Be patient therefore, brethren - That is, under such wrongs as the apostle had described in the previous verses. Those whom he addressed were doubtless suffering under those oppressions, and his object was to induce them to bear their wrongs without murmuring and without resistance. One of the methods of doing this was by showing them, in an address to their rich oppressors, that those who injured and wronged them would be suitably punished at the day of judgment, or that their cause was in the hands of God; and another method of doing it was by the direct inculcation of the duty of patience. Compare the notes at Matthew 5:38-41, Matthew 5:43-45. The margin here is, “be long patient,” or “suffer with long patience.” The sense of the Greek is, “be long-suffering, or let not your patience be exhausted. Your courage, vigor, and forbearance is not to be short-lived, but is to be enduring. Let it continue as long as there is need of it, even to the coming of the Lord. Then you will be released from sufferings.”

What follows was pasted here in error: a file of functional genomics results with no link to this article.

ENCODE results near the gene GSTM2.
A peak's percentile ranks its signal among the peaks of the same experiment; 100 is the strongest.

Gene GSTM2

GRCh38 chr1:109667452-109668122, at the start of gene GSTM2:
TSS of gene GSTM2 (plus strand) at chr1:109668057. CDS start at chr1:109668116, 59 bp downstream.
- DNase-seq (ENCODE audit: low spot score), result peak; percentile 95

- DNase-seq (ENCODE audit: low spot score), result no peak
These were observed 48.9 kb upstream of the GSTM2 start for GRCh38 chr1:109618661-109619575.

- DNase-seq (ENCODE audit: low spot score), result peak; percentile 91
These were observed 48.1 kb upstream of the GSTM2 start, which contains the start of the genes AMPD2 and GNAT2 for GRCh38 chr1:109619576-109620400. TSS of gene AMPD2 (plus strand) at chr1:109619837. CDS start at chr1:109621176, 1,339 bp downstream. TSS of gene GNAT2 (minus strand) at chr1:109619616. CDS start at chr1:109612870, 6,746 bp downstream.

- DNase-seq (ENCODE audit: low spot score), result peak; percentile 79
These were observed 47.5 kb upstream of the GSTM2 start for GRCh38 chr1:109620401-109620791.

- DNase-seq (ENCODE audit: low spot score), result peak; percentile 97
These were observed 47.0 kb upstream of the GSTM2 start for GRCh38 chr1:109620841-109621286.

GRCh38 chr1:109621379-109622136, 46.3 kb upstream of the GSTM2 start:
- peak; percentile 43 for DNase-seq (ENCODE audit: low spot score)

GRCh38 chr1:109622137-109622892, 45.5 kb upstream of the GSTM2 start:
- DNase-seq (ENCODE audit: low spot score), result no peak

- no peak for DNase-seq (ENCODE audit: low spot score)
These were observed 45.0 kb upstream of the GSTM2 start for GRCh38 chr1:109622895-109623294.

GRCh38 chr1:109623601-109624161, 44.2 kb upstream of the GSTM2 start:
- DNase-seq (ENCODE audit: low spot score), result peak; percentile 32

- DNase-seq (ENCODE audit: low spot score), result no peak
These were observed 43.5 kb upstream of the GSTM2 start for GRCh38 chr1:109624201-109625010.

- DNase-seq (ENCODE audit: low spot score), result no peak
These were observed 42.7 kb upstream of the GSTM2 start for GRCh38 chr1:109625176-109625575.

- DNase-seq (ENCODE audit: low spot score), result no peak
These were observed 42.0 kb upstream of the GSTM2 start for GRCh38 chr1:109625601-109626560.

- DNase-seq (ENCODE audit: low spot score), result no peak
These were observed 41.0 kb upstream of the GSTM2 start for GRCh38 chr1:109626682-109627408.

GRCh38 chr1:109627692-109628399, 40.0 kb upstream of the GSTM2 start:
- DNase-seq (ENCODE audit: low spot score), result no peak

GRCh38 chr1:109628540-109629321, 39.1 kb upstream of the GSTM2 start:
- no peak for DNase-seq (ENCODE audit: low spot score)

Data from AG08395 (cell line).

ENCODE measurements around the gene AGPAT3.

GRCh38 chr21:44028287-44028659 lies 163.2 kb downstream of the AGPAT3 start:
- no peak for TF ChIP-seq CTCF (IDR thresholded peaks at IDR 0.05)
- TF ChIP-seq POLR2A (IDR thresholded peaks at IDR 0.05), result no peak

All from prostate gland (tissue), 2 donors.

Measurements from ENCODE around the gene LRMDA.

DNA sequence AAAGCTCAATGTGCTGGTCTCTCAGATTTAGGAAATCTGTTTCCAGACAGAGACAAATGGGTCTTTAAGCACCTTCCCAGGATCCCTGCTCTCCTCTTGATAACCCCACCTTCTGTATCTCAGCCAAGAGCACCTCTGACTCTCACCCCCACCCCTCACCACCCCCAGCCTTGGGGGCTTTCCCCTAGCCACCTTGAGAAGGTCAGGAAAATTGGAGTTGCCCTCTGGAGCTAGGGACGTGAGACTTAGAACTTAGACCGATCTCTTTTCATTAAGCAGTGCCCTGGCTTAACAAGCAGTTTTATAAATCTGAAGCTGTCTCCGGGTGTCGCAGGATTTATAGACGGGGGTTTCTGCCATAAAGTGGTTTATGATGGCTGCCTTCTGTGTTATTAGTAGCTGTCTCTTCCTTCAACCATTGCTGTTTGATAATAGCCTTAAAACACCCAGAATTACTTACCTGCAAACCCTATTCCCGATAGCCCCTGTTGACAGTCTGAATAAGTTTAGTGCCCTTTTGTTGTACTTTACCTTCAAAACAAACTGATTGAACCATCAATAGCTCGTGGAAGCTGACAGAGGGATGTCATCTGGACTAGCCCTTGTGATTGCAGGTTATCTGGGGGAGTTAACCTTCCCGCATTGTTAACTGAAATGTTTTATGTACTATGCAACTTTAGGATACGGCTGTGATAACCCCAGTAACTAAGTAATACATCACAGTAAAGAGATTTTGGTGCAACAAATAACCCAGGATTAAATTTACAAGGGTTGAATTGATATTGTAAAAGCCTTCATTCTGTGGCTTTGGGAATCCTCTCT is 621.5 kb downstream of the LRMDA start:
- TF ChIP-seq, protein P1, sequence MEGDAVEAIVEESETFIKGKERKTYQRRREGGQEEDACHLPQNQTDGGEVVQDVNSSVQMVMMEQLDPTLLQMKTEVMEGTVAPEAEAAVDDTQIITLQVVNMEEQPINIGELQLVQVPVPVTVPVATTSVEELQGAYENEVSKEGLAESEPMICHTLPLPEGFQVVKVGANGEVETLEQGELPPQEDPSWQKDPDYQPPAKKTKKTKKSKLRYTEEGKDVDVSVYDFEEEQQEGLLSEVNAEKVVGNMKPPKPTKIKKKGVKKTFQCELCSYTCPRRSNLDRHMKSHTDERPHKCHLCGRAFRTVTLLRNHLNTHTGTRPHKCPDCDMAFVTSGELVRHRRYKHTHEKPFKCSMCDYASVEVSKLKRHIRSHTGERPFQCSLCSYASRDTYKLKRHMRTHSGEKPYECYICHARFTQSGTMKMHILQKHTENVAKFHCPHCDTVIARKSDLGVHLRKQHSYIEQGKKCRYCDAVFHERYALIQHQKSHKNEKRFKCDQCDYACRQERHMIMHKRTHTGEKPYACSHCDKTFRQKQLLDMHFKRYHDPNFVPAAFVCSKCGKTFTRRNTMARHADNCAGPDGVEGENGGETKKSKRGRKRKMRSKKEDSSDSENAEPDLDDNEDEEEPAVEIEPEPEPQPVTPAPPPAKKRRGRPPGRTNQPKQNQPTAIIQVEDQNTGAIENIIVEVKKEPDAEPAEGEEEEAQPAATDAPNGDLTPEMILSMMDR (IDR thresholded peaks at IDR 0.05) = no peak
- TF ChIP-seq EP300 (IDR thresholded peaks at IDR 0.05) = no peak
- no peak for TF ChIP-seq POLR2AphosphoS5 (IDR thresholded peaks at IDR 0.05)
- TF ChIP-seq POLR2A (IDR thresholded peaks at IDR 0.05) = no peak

Unto the coming of the Lord - The coming of the Lord Jesus - either to remove you by death, or to destroy the city of Jerusalem and bring to an end the Jewish institutions, or to judge the world and receive his people to himself. The “coming of the Lord” in any way was an event which Christians were taught to expect, and which would be connected with their deliverance from troubles. As the time of his appearing was not revealed, it was not improper to refer to that as an event that might possibly be near; and as the removal of Christians by death is denoted by the phrase “the coming of the Lord” - that is, his coming to each one of us - it was not improper to speak of death in that view. On the general subject of the expectations entertained among the early Christians of the second advent of the Saviour, see the 1 Corinthians 15:51 note; 2 Thessalonians 2:2-3 note.